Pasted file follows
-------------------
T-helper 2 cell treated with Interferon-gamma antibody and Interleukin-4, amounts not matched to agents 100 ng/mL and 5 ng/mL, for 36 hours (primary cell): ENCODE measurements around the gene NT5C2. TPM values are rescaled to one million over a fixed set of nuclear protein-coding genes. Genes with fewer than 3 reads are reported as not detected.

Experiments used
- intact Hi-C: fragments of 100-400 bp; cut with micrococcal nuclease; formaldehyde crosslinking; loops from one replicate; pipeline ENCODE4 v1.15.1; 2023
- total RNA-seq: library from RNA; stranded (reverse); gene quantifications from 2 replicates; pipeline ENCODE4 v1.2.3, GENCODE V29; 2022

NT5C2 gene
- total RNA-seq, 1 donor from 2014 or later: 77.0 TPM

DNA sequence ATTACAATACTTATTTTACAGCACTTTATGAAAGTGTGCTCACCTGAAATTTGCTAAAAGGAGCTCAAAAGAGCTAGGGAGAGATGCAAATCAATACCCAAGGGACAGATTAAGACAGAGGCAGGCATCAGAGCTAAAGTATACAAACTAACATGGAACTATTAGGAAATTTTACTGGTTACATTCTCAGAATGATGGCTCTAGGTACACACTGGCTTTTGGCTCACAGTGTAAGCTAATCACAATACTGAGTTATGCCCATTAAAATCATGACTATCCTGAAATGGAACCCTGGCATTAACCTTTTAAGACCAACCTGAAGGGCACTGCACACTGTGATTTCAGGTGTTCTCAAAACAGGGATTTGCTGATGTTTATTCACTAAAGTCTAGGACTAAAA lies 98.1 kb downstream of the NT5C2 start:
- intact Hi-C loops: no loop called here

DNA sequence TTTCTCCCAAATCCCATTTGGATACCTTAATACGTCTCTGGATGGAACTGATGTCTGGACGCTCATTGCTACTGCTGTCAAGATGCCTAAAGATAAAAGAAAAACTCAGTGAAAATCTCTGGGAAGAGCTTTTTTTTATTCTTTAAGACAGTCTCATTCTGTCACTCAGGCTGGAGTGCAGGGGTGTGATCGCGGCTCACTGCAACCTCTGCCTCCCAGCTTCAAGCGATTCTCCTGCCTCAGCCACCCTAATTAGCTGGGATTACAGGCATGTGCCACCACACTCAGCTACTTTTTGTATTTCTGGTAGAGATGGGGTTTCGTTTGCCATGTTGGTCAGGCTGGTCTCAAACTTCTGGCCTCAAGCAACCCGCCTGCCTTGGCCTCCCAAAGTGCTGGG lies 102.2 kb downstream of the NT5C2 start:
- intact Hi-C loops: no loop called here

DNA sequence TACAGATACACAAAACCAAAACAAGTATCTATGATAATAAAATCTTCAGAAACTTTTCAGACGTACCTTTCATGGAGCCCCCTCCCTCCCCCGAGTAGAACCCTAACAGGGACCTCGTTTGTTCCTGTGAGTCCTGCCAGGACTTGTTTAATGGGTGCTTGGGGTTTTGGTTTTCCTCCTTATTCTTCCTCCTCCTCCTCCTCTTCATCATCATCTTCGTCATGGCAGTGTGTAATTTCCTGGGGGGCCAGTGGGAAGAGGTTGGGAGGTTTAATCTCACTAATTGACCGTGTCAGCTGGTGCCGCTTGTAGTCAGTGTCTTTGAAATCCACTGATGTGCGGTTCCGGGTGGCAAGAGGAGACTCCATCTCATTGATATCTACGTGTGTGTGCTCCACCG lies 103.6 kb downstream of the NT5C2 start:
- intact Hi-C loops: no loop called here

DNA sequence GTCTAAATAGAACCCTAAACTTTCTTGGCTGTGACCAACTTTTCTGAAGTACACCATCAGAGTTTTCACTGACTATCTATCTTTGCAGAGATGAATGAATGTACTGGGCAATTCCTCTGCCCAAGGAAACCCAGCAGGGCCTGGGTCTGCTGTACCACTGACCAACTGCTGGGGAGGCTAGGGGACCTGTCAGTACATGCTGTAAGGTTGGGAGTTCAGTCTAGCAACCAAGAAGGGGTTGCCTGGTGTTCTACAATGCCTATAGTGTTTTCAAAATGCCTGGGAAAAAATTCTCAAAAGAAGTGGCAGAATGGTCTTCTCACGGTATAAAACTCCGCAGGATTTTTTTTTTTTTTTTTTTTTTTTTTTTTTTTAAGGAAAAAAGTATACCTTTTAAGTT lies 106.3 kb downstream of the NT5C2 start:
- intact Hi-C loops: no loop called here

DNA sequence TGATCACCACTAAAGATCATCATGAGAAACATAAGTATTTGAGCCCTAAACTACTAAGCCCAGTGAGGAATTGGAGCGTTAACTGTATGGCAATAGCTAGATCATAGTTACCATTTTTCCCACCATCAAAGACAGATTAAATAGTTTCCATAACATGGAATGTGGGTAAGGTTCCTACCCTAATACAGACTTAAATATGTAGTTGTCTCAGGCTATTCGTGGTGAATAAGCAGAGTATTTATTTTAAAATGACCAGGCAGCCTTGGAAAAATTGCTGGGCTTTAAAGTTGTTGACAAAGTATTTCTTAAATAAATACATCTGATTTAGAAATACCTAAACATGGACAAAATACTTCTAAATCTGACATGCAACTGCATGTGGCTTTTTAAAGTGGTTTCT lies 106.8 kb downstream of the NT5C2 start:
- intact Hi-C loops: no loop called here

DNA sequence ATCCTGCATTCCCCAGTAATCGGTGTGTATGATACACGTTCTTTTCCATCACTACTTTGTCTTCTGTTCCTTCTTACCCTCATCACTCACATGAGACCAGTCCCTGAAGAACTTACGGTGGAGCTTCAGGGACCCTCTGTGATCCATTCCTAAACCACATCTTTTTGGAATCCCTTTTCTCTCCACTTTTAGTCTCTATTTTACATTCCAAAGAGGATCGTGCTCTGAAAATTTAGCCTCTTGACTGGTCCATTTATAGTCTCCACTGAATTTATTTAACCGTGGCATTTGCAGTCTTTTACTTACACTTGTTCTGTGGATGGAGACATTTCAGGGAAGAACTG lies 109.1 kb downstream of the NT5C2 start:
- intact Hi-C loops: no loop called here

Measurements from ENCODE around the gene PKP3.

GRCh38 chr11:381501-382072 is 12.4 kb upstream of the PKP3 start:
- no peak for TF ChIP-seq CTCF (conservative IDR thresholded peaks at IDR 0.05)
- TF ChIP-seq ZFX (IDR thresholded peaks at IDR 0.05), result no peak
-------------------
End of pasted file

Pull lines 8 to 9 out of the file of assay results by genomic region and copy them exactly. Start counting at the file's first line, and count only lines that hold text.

- intact Hi-C loops: no loop called here

DNA sequence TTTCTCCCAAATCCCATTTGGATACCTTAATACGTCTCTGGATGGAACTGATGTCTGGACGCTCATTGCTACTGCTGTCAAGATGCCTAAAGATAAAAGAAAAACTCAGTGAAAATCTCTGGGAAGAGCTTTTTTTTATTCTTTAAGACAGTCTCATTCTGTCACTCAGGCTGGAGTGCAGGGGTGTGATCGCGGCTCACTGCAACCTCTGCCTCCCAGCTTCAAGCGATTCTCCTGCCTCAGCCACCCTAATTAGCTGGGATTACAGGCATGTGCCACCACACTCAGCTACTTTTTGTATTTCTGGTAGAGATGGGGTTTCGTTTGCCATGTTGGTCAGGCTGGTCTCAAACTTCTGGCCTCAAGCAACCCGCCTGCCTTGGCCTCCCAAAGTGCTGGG lies 102.2 kb downstream of the NT5C2 start: